The Reserve Bank of India bulletin dated August 18 makes an interesting reading. A paper published in the bulletin says a big bang approach to privatisation of public sector banks will do more harm than good. It goes on to explain the important role played by the PSU banks in the Indian economy.
The paper lists a number of reasons why the public sector banks are important to the country — they have a key role in improving financial inclusion and have a better credit system. It says the public sector banks are more efficient than private banks on several counts. The paper says India’s private sector banks have failed the customers in the rural and semi-urban areas where people are dependent on public sector banks for banking services.
The paper clearly goes against the grain of the current thinking in the government that favours privatisation of all public sector units, irrespective of the sector they are in. This thinking was evident in a recent policy paper authored by former Niti Aayog vice-chairman Arvind Panagariya and PMEAC member Poonam Gupta which called for the privatisation of all public sector banks except State Bank of India.
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Govt plans to privatise 2 banks
The global trend towards privatisation is clearly visible in the banking industry, says the paper authored by Snehal S. Herwadkar, Sonali Goel and Rishuka Bansal of the RBI’s banking research wing. The average equity stake of the governments in public sector banks of developing countries fell to 17% in 2008 from 40% in 1995. The global financial crisis saw a reversal of this trend when the government stakes rose by 10% in countries such as the United Kingdom, Iceland, Kazakhstan, and Venezuela, the paper says.
The paper identifies the influence of the idea of privatisation over the economic thinking in India. The Union Budget 2021-22 declared the intent of the government to privatise two public sector banks. The paper cites the policy paper by Panagariya and Gupta which says that the PSU banks “have underserved the economy and their stakeholders”.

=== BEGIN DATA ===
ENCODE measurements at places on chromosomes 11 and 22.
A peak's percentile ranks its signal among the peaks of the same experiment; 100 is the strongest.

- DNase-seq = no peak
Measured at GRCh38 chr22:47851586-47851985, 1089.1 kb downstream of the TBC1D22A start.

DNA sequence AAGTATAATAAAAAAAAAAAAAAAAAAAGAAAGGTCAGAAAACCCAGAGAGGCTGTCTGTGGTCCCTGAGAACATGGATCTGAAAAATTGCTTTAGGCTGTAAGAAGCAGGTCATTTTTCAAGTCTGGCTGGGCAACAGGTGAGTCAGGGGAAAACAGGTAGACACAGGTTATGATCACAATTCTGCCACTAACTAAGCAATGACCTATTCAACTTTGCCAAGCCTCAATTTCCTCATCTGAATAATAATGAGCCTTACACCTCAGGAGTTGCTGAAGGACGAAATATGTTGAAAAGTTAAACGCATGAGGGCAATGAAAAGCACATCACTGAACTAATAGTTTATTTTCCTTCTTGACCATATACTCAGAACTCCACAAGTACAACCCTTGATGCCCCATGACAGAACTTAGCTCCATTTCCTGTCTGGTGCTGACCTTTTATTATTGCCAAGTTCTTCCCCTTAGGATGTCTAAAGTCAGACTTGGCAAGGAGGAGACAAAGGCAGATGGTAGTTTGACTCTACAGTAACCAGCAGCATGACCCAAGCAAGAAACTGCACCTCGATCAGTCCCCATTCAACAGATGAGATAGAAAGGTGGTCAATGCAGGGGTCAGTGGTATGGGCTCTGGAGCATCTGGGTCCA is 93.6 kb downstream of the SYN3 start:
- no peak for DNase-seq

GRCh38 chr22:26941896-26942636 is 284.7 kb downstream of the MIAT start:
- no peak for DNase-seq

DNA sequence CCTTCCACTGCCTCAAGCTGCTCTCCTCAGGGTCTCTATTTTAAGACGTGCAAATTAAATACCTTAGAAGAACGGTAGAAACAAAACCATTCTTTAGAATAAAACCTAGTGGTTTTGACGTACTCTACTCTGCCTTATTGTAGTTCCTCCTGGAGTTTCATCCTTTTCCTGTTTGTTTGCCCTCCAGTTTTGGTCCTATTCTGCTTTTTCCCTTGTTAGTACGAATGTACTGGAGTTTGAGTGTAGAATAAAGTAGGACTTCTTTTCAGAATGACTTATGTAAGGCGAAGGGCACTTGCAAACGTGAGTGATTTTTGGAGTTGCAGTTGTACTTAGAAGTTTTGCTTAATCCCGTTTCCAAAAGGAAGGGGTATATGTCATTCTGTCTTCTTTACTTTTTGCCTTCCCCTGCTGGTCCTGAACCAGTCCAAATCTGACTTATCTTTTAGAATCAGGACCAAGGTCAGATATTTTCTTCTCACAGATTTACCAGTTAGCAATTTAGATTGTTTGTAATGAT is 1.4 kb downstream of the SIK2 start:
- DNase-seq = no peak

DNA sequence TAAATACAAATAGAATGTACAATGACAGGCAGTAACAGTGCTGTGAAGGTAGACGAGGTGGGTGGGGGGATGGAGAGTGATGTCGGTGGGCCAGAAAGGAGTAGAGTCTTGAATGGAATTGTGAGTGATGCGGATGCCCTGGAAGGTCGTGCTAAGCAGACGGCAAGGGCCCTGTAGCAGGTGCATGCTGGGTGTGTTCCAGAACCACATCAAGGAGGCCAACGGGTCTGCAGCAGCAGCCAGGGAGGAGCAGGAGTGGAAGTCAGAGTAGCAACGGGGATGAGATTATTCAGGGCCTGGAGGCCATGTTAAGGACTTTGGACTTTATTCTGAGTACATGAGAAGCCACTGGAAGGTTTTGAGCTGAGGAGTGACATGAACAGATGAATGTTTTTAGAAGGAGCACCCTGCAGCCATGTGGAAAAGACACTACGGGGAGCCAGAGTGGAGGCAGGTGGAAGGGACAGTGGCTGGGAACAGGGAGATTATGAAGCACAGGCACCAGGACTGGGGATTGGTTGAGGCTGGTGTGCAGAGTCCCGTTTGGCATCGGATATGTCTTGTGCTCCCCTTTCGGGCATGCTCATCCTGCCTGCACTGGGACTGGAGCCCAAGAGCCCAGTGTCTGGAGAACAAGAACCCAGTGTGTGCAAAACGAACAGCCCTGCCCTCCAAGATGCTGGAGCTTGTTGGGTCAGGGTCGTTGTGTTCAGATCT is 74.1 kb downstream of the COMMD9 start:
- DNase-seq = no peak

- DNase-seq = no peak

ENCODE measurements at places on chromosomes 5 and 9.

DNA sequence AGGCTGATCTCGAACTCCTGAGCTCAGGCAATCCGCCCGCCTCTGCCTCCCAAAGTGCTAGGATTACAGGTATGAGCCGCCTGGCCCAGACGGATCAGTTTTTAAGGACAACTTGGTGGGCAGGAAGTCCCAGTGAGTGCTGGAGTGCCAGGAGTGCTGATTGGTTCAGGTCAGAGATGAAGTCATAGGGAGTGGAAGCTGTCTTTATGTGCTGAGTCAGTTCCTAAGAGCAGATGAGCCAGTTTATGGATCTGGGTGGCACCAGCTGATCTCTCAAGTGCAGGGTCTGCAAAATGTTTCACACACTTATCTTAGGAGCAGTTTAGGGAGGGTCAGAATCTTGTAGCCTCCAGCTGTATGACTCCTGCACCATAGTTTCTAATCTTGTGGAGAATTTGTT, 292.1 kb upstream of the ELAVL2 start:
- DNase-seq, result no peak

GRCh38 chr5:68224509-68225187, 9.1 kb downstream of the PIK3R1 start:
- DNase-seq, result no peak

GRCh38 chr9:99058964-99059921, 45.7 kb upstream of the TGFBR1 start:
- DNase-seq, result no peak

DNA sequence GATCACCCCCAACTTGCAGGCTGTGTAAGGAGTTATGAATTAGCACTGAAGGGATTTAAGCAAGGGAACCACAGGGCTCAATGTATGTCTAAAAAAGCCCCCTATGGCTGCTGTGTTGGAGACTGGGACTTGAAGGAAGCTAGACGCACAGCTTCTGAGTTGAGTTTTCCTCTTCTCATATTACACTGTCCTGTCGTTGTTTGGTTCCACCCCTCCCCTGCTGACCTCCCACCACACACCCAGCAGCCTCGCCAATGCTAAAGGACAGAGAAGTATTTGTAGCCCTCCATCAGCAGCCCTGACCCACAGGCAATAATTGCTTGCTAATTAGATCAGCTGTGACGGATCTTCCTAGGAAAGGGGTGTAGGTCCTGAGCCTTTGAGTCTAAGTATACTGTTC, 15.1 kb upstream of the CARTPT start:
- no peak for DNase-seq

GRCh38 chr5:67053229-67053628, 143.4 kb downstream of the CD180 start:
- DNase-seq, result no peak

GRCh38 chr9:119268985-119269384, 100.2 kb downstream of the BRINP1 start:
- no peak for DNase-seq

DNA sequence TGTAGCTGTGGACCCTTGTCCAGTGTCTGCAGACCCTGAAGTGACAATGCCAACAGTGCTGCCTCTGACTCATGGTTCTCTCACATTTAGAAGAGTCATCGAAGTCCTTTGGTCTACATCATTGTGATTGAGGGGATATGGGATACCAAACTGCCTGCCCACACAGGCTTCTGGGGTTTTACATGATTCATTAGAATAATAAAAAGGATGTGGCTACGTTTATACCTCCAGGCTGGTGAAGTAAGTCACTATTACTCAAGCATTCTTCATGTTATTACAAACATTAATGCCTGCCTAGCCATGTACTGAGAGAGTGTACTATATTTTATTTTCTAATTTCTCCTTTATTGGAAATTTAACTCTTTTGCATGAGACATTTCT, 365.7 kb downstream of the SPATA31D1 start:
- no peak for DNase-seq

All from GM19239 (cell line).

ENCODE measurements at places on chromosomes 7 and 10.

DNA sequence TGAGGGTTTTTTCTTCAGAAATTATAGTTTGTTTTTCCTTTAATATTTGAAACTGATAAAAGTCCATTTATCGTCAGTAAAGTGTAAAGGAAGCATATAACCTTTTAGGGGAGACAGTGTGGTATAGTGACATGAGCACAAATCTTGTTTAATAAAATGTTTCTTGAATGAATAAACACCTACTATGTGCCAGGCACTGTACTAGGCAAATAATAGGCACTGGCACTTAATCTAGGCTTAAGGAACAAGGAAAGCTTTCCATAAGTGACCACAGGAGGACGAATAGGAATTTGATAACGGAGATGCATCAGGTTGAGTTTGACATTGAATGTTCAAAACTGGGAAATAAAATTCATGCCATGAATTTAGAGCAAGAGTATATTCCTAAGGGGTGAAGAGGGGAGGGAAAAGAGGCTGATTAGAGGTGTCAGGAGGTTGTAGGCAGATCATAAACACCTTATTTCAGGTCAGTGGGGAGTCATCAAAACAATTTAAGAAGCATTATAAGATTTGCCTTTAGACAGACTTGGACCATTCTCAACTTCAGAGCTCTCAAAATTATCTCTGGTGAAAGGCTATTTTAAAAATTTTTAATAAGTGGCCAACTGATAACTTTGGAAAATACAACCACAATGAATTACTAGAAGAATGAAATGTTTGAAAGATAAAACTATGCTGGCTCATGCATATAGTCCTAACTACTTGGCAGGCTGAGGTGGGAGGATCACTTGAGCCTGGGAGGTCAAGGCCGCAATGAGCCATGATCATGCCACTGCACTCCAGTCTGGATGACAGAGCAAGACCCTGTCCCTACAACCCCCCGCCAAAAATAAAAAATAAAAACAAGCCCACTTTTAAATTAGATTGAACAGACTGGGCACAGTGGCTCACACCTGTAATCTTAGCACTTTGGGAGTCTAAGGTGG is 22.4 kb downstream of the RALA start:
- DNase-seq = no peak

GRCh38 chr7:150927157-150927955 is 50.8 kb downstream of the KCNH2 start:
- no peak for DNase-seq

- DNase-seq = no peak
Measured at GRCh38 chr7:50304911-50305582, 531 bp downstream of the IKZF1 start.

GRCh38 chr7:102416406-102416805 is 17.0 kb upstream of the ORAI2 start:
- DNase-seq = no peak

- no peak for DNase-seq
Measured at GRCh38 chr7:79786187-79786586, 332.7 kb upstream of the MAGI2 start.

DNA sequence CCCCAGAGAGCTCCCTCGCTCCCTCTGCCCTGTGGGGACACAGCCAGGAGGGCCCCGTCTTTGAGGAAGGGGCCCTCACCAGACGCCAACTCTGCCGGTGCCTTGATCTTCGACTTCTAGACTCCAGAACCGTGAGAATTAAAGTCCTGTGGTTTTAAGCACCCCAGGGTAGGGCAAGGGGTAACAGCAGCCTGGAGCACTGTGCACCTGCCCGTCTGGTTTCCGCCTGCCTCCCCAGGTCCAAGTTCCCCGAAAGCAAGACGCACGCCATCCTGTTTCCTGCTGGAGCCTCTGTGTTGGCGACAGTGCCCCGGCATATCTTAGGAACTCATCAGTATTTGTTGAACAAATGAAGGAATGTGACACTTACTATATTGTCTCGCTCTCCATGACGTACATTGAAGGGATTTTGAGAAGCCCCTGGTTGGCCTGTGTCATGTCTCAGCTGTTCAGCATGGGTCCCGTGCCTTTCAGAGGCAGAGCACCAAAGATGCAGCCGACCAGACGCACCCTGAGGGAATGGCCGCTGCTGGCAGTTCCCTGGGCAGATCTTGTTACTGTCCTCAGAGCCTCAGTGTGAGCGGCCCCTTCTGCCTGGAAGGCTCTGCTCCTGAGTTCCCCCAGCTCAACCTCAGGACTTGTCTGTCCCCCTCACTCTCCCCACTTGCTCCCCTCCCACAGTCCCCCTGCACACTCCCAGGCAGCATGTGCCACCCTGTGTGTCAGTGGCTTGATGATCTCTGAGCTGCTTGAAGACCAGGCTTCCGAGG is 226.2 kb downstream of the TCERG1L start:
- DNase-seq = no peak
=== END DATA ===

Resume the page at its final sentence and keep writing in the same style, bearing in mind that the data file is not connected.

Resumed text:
The RBI article cites studies by some renowned economists to justify the role played by public sector banks. It says state-owned enterprises are created to address market failures, and their social benefits exceed the social costs in many cases. The state-owned banks contribute to macroeconomic stability in developing economies. There are some studies highlight the role of PSU banks in catalysing investments in low-carbon industries, supporting the green transition in several countries.
The RBI paper provides empirical evidence on the role of public sector banks in enhancing welfare compared with their private sector counterparts. It says private banks’ lending is more pro-cyclical in comparison with their PSU counterparts.
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PSU banks and financial inclusion
Public sector banks operate more rural branches than private banks, contributing to financial inclusion. They meet the lion’s share of credit demand in rural areas. Private banks have been timid in their attempt to make inroads into India’s villages, mainly because of profitability considerations. PSU banks have more than double the number of ATMs in rural India. They also account for more than 60% business correspondent outlets in villages. Also, more than three fourth zero balance accounts under Pradhan Mantri Jan Dhan Yojana are with public sector banks.
Public sector banks meet their priority sector lending target organically, while most private banks meet their targets by investing in priority sector lending certificates (PSLCs), especially in the cases of lending to agriculture and small and marginal farmers. Private sector players prefer to pay a premium to meet their lending targets than to develop expertise in such niche lending.
The main argument cited by supporters of privatisation is that PSU banks are inefficient and tend to underperform on key indicators. The paper uses various inputs to verify this claim. It says, in terms of profit maximisation, the private banks score over their PSU counterparts. But when the objective of financial inclusion comes into play — total branches, agricultural advances and priority lending.
Gupta and Panagariya argue that the staff in public sector banks are inefficient. The paper employs cost minimisation DEA framework to evaluate this claim. Data on deposits, loans and advances, investments, non-interest income, total staff and fixed assets were studied and it was found that the labour cost efficiency of PSU banks was higher than that of private banks.
Public sector banks have shown better efficiency in monetary policy transmission, helping monetary policy actions gain traction. Their reduction in lending rates was much higher than that of private banks during the last easing cycle. Their deposit rates also were relatively stickier in comparison with those of private banks.